“Post-eclipse” gas pump prices are still climbing across Idaho, amid high local demand -- but higher prices and tight Gulf Coast supplies due to Hurricane Harvey are unlikely to derail Labor Day plans to visit family and friends, according to the American Automobile Association.
“Hurricane Harvey has poured a record amount of rainfall -– 51 inches -– on the Houston area,” said AAA Idaho spokesman Matthew Conde. “Several refineries are offline, and the extent of the damage isn’t known at this time. While a ripple effect will lead to higher gas prices in some parts of the country and a higher national average price, current information suggests higher pump prices in the Gem State will be more a result of high travel demand than supply issues.”
AAA expects Hurricane Harvey to generate a short-term, noticeable spike in national average gas prices – which should start dropping again in mid-to-late September, barring extensive refinery damage, experts said.
Today’s U.S. average price for gasoline is $2.40. If Texas refineries are down for an extended period of time, the national average could climb above $2.50 a gallon, the highest price since August 28, 2015.
At $2.75 a gallon, Idaho motorists are paying 29 cents more today than last year, and prices could reach $2.85 per gallon in the coming days. “The last time prices were that high for Labor Day was September 2015. Even so, prices are considerably lower than they were from 2011 to 2014,” Conde said.
“Strong travel demand throughout the summer has kept upward pressure on gas prices across the Rockies region,” he added. “This summer, eclipse travel injected an extra burst of demand for Idaho fuel that has carried over into Labor Day weekend.”
Many parts of the Gem State were in the eclipse path of totality, motivating drivers inside and outside of Idaho to purchase the fuel necessary to reach a prime viewing area.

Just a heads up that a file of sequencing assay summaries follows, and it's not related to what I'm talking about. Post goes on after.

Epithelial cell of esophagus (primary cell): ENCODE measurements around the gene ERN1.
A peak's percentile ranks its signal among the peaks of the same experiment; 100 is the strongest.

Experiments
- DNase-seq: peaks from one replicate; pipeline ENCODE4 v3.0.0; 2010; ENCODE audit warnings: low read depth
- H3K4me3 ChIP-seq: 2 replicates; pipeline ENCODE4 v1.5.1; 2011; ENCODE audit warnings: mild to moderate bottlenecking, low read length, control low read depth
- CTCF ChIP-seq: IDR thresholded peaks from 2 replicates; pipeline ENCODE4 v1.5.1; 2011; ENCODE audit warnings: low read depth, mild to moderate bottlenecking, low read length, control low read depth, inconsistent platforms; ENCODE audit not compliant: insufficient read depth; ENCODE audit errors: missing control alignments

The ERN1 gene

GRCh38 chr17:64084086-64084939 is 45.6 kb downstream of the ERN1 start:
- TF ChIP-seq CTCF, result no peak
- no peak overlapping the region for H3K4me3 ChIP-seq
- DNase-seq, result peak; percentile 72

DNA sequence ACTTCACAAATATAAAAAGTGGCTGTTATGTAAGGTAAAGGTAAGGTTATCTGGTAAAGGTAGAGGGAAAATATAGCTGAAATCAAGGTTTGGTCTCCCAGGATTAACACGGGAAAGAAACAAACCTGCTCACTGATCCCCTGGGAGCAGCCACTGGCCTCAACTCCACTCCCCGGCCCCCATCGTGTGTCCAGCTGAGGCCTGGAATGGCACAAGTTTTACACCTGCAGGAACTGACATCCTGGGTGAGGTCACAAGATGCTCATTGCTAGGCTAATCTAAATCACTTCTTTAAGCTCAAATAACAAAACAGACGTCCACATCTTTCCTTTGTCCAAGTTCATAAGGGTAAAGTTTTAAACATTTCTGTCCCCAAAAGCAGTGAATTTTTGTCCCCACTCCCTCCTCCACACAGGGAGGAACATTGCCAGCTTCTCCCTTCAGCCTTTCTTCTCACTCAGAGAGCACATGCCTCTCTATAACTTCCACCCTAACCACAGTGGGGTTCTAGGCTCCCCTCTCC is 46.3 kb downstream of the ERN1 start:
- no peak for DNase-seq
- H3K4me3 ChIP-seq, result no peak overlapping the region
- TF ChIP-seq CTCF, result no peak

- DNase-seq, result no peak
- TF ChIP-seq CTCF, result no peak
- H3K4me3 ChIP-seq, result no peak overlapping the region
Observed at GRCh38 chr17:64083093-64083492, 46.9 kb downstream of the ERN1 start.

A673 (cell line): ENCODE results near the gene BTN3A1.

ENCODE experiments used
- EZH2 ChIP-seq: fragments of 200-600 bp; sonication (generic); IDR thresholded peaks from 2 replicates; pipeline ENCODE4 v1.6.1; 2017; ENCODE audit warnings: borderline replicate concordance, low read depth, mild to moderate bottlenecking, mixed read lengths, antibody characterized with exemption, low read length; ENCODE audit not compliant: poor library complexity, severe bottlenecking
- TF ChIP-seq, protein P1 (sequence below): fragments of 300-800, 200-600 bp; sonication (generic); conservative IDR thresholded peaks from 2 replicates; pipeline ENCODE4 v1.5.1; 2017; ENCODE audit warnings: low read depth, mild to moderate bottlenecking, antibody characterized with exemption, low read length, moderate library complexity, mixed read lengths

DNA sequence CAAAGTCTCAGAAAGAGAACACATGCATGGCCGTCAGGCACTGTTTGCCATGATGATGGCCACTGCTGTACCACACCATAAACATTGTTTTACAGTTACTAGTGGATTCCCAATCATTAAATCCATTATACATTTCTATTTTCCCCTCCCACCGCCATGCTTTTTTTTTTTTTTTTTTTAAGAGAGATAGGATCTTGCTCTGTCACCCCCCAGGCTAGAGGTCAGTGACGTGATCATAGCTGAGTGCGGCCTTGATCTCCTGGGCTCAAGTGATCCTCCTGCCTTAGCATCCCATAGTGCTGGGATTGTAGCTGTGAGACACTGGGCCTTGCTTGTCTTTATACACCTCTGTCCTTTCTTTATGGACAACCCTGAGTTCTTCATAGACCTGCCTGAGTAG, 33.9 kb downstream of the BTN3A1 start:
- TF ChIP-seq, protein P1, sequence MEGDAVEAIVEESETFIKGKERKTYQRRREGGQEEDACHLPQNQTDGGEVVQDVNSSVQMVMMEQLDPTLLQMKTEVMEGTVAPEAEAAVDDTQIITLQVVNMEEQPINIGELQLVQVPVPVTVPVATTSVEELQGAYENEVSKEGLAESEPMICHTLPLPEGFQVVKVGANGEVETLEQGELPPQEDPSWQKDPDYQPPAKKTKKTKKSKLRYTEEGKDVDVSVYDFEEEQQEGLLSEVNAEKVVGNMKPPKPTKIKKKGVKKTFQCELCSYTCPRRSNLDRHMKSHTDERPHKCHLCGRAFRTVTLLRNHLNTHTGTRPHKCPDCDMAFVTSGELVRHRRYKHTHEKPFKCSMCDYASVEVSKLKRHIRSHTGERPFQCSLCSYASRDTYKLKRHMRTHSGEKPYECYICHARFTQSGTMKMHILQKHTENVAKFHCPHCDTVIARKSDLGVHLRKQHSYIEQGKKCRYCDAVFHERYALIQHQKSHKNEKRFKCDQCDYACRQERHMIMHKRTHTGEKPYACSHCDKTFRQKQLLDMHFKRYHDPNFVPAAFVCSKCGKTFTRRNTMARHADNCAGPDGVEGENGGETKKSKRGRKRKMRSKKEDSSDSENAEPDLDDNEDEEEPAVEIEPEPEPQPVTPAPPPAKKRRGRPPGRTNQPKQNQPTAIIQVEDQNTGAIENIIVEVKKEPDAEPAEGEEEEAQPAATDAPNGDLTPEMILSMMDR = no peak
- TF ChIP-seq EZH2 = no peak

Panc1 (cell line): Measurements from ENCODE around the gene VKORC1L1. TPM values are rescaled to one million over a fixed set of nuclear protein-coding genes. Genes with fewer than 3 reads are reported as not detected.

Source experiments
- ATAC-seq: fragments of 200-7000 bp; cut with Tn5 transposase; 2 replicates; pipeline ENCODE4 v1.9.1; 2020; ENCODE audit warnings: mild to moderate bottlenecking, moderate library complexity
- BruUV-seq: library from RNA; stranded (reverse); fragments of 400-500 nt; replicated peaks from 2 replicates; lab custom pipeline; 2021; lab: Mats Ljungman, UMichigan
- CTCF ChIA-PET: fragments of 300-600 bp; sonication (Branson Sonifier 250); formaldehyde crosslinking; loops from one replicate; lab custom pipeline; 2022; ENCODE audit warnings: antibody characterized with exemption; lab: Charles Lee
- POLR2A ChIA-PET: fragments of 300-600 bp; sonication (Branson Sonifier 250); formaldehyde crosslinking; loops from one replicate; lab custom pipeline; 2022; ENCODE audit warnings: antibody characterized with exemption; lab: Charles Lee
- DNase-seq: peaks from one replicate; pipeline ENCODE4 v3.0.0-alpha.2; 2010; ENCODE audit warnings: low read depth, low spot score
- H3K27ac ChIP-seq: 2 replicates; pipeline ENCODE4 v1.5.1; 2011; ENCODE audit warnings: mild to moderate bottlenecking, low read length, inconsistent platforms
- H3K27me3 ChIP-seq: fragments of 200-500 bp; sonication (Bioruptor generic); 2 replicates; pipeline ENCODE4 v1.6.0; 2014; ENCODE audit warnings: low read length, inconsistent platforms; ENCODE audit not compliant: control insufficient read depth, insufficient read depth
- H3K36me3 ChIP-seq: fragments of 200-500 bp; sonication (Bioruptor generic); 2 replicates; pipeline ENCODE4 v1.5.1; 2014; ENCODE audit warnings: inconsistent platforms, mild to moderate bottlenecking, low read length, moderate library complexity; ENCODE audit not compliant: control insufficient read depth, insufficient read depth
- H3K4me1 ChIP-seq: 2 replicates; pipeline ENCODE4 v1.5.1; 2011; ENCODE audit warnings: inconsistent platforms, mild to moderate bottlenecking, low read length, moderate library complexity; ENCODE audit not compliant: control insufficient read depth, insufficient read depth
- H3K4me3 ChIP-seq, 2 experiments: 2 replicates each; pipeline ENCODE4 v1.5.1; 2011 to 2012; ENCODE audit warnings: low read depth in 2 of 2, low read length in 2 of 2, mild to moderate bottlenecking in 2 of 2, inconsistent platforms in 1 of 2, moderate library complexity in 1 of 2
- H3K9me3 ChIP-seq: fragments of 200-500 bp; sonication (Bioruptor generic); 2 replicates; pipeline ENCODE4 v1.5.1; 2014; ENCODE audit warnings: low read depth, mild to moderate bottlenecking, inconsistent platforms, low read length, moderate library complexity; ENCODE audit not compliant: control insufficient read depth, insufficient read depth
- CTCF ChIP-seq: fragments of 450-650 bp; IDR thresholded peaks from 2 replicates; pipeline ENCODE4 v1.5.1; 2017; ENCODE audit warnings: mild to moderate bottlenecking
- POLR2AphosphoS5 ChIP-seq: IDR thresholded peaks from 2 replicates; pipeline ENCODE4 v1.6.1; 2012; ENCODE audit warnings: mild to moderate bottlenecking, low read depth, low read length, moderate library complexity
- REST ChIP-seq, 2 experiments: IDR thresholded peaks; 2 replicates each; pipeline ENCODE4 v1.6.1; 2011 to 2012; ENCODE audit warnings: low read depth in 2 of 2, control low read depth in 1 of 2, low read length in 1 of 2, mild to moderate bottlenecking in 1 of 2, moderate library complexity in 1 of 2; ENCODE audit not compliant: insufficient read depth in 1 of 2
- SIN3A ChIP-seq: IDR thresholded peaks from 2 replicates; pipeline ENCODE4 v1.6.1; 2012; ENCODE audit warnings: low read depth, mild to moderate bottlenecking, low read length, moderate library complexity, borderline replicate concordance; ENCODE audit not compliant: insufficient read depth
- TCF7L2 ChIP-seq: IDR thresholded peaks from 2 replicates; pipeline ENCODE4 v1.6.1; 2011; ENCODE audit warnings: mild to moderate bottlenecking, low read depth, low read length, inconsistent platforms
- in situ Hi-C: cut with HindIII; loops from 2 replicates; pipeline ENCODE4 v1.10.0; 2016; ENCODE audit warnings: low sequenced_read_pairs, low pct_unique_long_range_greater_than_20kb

“The recent, rare eclipse event casts some uncertainty on Labor Day travel projections,” Conde said. “On one hand, some people stayed home to avoid eclipse traffic and congestion -- and they may take the opportunity to celebrate Labor Day as usual. On the other hand, some of those that did travel may be less inclined to take another trip over the holiday. This year, many Americans are willing to finance their summer travel through debt, but motorists will decide when enough is enough.”
AAA officials note that price increases do not currently reflect a shortage of gasoline supplies in the Gulf Coast region, but rather distribution capability. Overall stocks in the Gulf are above average levels, and will be available to drivers once power and refinery systems are restored and area roads are cleared.
In a typical year, historical data supports the prediction that around 35 million Americans will make one last journey before the summer ends. Almost 90 percent of them will travel by car.
“Many Idahoans take advantage of the warm weather to have one last outdoor adventure close to home,” Conde pointed out. “With most kids back in school, families often look for a quick getaway to camp, swim, hike, or ride ATVs.”